En EspaŅol

Q. Who is Mr. Smarty Plants?

A: There are those who suspect Wildflower Center volunteers are the culpable and capable culprits. Yet, others think staff members play some, albeit small, role. You can torture us with your plant questions, but we will never reveal the Green Guru's secret identity.

Help us grow by giving to the Plant Database Fund or by becoming a member

Did you know you can access the Native Plant Information Network with your web-enabled smartphone?

Share

Ask Mr. Smarty Plants

Ask Mr. Smarty Plants is a free service provided by the staff and volunteers at the Lady Bird Johnson Wildflower Center.

Search Smarty Plants
    
 
See a list of all Smarty Plants questions
Can't find the answer in our existing FAQs, submit a question to Mr. Smarty Plants.
Need help with plant identification, visit the plant identification page.
 
rate this answer
Not Yet Rated

Monday - February 05, 2007

From: Norwalk, CT
Region: Northeast
Topic: Wildflowers
Title: Castillea indivisa as Texas native Indian Paintbrush
Answered by: Joe Marcus

QUESTION:

Upon researching the Texas Indian-Paintbrush I have satisfactorially come up with the latin name Castilleja foliolosa, funny thing is on the plants.usda.gov site it shows that this plant grows native in California not Texas. However, upon looking up Entireleaf Indian Paintbrush(USDA site) aka Texas Paintbrush, Scarlet paintbrush (Lady Bird Johnson site) On the USDA site it shows that this plant grows native in Texas and a few surrounding states. It's curious that the Castilleja foliolosa is not called the California Indian-Paintbrush. After hours of tail-chasing to find the true Texas Indian-Paintbrush that grows native to Texas this is my government backed conclusion. Maybe, only a Texan knows the truth.

ANSWER:

Maybe not. Nine species of Indian-paintbrush are native to Texas. The two species most widely ranging and most common in Texas are Castilleja indivisa and Castilleja purpurea. By all rights, either could claim the name Texas Indian-paintbrush. In reality, Castilleja indivisa really is commonly known as Texas Indian-paintbrush - as well as by other names - while Castilleja purpurea is more commonly referred to as Plains Indian-paintbrush or Downy Indian-paintbrush.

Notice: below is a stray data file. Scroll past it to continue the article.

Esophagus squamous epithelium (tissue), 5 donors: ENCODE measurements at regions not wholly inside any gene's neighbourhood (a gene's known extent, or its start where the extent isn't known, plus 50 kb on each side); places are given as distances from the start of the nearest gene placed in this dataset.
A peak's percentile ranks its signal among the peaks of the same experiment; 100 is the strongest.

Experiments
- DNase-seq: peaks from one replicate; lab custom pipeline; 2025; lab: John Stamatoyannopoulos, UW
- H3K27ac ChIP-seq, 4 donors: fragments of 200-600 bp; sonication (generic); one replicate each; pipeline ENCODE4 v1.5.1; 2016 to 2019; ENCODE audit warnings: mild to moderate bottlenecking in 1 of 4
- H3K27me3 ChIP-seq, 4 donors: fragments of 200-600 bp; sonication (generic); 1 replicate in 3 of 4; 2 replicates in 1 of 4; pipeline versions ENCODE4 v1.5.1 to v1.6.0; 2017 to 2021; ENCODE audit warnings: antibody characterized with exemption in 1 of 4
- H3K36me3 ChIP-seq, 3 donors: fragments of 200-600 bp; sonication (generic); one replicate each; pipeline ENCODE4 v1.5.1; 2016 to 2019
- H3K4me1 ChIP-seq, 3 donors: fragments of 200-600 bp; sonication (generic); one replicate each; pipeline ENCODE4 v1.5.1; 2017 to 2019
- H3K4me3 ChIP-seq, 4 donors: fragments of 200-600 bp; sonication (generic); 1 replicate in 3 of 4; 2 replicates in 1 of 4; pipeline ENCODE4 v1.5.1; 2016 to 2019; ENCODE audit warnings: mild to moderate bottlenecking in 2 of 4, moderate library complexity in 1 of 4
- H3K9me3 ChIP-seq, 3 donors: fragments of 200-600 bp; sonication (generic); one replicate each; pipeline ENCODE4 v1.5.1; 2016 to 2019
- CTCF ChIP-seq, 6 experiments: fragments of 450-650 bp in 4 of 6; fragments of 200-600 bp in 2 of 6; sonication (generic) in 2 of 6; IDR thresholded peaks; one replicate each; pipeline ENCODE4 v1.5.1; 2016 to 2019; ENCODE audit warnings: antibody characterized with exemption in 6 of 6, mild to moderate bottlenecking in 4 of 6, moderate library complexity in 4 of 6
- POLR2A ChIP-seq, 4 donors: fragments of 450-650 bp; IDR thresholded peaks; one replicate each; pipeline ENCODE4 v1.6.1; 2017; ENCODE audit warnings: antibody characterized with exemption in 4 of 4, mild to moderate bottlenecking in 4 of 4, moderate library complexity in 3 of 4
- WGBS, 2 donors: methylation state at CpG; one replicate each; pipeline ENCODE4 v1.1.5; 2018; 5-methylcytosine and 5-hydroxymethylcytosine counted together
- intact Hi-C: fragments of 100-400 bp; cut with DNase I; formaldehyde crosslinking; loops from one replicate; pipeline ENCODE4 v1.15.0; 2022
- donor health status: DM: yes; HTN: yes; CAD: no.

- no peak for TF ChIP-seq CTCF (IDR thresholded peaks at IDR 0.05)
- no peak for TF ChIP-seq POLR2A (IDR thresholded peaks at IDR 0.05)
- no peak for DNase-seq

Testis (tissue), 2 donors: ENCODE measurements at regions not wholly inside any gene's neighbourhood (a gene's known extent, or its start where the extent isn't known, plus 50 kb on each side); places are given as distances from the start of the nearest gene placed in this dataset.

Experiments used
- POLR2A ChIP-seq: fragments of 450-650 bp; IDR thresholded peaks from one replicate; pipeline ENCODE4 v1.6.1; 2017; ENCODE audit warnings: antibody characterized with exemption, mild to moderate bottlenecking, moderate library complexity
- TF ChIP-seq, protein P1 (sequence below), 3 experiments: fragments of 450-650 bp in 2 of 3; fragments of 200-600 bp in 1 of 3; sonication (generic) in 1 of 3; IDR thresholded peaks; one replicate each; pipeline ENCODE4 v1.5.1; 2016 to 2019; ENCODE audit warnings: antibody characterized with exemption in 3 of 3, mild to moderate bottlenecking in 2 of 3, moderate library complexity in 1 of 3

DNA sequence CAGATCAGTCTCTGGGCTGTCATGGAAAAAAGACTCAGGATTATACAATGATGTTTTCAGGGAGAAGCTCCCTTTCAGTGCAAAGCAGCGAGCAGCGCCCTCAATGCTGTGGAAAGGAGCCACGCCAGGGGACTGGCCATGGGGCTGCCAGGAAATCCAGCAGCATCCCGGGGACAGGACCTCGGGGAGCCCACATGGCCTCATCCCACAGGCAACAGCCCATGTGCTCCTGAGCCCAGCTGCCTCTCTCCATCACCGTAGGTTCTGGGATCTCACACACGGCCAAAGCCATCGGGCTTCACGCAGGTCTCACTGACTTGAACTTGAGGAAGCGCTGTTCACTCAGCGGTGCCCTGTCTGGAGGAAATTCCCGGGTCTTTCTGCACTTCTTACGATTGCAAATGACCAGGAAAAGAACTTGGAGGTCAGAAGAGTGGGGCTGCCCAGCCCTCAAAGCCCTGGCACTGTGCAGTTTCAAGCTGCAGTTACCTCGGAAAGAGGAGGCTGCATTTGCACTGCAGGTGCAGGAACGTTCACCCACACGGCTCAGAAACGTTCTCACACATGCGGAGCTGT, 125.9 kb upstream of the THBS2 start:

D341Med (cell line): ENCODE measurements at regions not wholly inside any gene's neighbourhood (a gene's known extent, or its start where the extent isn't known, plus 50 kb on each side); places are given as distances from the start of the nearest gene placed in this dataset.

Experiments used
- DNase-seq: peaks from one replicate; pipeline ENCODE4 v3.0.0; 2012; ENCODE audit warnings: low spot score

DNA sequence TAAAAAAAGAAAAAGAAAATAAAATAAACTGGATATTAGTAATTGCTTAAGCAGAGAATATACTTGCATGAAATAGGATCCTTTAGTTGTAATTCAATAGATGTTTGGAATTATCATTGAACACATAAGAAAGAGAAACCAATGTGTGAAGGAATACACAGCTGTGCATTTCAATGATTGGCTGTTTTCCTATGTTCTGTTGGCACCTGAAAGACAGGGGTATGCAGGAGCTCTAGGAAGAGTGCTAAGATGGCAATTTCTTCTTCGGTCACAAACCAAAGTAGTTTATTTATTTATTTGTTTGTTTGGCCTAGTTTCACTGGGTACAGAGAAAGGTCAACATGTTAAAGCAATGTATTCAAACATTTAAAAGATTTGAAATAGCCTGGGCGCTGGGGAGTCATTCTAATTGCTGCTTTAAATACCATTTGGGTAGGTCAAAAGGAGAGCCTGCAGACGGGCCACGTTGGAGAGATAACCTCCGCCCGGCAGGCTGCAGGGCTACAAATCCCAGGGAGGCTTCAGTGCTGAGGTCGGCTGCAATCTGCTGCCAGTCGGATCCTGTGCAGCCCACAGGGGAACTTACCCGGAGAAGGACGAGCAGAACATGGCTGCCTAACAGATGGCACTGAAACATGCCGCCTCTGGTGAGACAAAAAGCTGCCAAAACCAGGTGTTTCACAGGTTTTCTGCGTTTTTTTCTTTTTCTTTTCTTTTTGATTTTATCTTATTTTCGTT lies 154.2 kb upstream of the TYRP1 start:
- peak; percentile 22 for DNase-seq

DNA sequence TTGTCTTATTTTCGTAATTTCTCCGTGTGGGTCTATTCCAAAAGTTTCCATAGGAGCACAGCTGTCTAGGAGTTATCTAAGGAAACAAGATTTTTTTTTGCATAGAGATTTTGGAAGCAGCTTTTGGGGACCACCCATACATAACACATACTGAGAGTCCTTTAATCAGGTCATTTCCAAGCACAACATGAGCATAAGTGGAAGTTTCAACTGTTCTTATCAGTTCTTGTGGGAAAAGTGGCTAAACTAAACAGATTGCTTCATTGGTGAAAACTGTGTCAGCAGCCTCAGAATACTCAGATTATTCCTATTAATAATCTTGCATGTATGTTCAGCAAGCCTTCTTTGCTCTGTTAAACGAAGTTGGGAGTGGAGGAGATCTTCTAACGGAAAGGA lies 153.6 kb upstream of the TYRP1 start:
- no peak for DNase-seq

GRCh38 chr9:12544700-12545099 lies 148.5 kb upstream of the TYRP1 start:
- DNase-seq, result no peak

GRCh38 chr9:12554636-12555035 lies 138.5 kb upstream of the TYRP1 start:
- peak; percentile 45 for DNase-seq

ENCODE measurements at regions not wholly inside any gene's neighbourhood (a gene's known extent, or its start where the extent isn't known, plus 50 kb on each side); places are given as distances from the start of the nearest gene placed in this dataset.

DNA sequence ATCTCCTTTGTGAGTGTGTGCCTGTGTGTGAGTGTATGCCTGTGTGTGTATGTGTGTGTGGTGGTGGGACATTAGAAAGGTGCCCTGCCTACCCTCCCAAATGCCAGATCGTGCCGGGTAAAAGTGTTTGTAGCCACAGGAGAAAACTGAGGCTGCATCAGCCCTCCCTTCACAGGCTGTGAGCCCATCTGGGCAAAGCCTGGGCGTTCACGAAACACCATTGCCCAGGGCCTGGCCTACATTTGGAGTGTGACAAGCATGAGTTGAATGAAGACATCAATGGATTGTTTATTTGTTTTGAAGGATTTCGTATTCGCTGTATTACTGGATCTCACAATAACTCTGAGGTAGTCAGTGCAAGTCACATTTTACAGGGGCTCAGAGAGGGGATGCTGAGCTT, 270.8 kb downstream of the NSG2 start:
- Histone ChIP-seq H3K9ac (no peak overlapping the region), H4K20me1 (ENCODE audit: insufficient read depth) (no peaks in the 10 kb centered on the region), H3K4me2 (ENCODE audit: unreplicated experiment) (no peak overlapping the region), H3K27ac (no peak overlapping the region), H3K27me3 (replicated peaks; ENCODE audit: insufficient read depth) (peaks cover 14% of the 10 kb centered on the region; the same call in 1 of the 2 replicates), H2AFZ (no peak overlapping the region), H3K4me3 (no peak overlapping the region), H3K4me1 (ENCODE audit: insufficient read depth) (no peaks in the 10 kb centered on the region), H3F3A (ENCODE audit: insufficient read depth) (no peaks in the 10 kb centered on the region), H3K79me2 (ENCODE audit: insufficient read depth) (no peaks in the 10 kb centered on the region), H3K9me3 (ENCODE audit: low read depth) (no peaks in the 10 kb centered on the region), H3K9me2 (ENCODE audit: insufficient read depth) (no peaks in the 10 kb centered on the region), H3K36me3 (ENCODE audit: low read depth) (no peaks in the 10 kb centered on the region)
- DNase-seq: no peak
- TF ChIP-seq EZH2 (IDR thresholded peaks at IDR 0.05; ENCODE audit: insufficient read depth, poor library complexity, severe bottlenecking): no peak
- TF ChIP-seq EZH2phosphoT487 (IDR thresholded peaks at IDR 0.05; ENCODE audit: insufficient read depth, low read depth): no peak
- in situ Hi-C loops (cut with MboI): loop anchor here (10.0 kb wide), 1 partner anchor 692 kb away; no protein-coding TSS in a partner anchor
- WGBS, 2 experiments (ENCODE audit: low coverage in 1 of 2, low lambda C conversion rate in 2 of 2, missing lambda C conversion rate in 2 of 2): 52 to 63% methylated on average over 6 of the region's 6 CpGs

After considerable effort, it is still a mystery to us why the California native, Castilleja foliolosa would be called Texas Indian-paintbrush. Some Texans might say it's wishful thinking. While we don't know now, we're not giving up - Texans don't quit. When we discover the answer to the mystery, we'll publish it here.

 

More Wildflowers Questions

Planting ironweed in Valley Forge
June 07, 2011 - I work in a national park and we have one population of Vernonia glauca (tawny ironweed), a state-listed endangered species in Pennsylvania. Last year we collected seed and have been successful in gro...
view the full question and answer

Establishing a wildflower meadow in Madison GA
January 21, 2010 - Can a wildflower meadow be established by seeding in a sunny pasture without removing all existing vegetation, just mowing low and slightly loosening soil with the teeth on a front end loader?
view the full question and answer

Varieties of lupines that will grow in Zone 7, Alabama
October 27, 2006 - I have just found you and read 500 plus questions, fascinated. My question concerns plants in Alabama, is there a variety of lupine that will grow is zone 7, sun or shade? Also, we purchased acreage t...
view the full question and answer

Source for seeds of Mexican primrose from Dallas
April 25, 2013 - Can I purchase Mexican Evening Primrose seeds now for planting in the fall or do I need to wait for the fresh crop of seeds that will be gathered from this spring flowering. How can I be assured the ...
view the full question and answer

Date for visitor from England to see bluebonnets
February 04, 2010 - Hi there I live in England, and I'm planning a trip to Texas to photograph the wildflowers around Austin and the hill country. I especially want to photograph bluebonnets. I can be in Texas either...
view the full question and answer

Smarty Plants's Facebook profile Support the Wildflower Center by Donating Online or Becoming a Member today.

Mr. Smarty Plants wants you to be his Facebook friend. Click the Facebook icon to add yourself to Mr. Smarty Plants list of friends.
E-NEWSLETTER | BECOME A MEMBER | DONATE NOW | MEDIA | SITEMAP
© 2014 Lady Bird Johnson Wildflower Center